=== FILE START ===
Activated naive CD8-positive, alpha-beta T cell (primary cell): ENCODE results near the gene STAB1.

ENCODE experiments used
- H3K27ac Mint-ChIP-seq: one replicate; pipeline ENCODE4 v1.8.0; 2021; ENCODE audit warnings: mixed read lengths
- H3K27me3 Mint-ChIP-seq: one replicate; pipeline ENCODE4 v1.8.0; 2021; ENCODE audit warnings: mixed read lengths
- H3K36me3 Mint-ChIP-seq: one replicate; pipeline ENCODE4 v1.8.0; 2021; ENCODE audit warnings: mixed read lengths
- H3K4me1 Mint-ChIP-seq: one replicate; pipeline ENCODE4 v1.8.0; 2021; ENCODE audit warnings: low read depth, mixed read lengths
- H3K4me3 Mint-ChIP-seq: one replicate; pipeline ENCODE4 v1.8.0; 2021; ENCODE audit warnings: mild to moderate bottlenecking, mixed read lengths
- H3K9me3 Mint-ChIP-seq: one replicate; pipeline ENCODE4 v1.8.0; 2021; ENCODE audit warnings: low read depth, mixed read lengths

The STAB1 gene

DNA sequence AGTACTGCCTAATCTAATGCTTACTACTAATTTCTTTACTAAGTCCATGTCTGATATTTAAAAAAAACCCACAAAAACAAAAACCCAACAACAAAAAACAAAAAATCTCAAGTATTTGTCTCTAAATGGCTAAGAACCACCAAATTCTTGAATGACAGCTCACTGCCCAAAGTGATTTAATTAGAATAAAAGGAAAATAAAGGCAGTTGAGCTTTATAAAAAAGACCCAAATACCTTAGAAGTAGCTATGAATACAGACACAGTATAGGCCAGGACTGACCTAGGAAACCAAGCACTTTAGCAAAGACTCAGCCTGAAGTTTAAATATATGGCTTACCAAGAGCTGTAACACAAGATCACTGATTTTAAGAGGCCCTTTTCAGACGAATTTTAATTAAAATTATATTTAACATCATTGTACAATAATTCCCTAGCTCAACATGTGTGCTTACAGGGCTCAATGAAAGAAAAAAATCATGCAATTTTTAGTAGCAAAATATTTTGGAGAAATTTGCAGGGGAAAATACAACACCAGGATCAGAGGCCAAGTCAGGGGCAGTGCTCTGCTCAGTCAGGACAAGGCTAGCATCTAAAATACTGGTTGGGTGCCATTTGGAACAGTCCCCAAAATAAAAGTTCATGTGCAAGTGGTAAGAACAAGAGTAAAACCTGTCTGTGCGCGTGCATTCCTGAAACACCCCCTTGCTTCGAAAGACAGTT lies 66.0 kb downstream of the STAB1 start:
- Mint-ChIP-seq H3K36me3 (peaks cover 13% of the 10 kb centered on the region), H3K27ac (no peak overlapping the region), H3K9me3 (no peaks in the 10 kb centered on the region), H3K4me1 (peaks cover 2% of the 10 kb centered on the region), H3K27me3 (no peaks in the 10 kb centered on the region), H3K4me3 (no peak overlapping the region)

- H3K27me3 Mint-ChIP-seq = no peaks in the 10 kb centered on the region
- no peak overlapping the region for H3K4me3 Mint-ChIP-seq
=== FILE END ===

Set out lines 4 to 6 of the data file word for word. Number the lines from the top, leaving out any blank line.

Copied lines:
- H3K27me3 Mint-ChIP-seq: one replicate; pipeline ENCODE4 v1.8.0; 2021; ENCODE audit warnings: mixed read lengths
- H3K36me3 Mint-ChIP-seq: one replicate; pipeline ENCODE4 v1.8.0; 2021; ENCODE audit warnings: mixed read lengths
- H3K4me1 Mint-ChIP-seq: one replicate; pipeline ENCODE4 v1.8.0; 2021; ENCODE audit warnings: low read depth, mixed read lengths